by Gary Paulsen
Publication: January 12, 2021
**I was provided a copy of the book by the publisher through NetGalley. I voluntarily read and reviewed it. All opinions are my own.**
Hatchet was a book I read for class probably when I was around 10 or 11 years old. I remember enjoying it at the time, although I remember less of it now than those books I chose to read as opposed to those I had to. The draw of this particular book was that it is a middle grade nonfiction book, Paulsen’s memoirs. It’s supposed to be a glimpse into those moments that shaped him into who he is today. How does one write a memoir that will still maintain the interest of middle grade readers? You write it exactly like Paulsen does.
The memories are carefully selected, with the first half of the book focused on only a few months of life when he was five. It’s clear this is when his love for the wilderness began and likely when he was at his happiest. It moves forward through his childhood until we meet the librarian who made an impact on his life and, finally, we are thrust forward again until he enlists in the army.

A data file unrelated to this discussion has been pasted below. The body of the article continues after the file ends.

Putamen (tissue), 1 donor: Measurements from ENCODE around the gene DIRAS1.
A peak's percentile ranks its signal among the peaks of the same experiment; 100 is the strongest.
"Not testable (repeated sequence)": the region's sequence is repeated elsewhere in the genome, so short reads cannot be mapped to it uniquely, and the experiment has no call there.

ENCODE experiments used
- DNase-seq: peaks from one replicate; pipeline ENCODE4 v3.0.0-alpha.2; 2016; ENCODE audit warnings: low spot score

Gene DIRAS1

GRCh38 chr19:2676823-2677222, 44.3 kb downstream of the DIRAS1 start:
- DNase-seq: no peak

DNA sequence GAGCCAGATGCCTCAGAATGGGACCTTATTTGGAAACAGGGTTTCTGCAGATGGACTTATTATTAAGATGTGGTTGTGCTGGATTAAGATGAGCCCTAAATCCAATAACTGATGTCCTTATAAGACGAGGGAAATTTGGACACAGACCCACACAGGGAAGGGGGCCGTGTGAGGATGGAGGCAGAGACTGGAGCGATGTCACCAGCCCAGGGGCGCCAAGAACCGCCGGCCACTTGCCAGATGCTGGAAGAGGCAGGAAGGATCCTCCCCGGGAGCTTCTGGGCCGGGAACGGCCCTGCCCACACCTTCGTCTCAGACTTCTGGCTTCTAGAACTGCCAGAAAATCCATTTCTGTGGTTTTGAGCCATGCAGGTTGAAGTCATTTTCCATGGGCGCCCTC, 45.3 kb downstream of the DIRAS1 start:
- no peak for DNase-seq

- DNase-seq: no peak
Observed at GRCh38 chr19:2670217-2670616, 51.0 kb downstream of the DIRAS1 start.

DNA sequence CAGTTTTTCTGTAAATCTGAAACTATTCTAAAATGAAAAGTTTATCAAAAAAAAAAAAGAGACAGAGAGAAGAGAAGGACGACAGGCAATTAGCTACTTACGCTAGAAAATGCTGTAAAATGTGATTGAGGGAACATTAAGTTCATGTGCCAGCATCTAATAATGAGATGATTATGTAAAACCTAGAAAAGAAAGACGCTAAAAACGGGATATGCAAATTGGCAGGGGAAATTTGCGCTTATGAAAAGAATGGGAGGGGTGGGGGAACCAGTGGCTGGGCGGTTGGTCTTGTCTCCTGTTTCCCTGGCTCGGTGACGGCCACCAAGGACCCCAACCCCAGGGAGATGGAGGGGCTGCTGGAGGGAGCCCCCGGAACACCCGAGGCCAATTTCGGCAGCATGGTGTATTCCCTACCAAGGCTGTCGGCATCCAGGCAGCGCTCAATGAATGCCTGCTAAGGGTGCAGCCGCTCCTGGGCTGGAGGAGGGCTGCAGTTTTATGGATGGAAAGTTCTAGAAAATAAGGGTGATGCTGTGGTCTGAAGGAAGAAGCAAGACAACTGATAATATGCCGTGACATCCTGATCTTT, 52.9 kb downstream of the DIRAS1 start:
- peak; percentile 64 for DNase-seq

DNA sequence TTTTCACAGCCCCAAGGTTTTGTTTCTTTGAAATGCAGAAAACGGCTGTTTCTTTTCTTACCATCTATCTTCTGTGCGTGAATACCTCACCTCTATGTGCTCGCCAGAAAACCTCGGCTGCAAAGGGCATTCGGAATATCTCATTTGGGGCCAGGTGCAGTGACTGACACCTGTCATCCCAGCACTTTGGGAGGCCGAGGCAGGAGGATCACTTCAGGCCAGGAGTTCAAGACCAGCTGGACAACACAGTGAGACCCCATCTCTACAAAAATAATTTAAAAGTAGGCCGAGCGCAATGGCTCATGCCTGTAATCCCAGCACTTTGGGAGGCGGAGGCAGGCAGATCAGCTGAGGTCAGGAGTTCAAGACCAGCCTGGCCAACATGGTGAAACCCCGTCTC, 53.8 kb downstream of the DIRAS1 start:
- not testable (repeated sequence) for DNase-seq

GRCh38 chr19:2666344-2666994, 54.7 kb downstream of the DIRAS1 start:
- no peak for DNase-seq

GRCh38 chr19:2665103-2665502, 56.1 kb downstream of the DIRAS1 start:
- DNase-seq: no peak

Paulsen allows readers to serve as observers in his life like they’re reading a novel rather than someone’s memoirs. Written in the third person, it reads more like fiction than not, which I liked, but just as I settled into it like I would any other novel, I would be reminded differently: these are moments he lived through; no, this is not fiction. It’s these moments in particular that struck a chord with me. It’s also these moments when the imagery in the book is at its best.
Young or old, if you’re a fan of Gary Paulsen or his books made an impact on your life, this is a worthwhile read. Some of the content might be mature for those who are younger, but it doesn’t exactly fit into YA either. If you’re a librarian or an educator, or someone who just genuinely cares about kids, the section on the library and the role the librarian played in his life was especially meaningful. I hope the librarian knew how much she positively affected his life. It made me cry. However, I’m a pretty sentimental person and cry at a lot of things. The section reinforced why I chose to be an educator.
**1/12/2021 Update: I attended a Webinar on release day and Paulsen didn’t mention whether the librarian knew but he did reiterate her role. He said she was the difference between life and death in his life. Made me teary again.**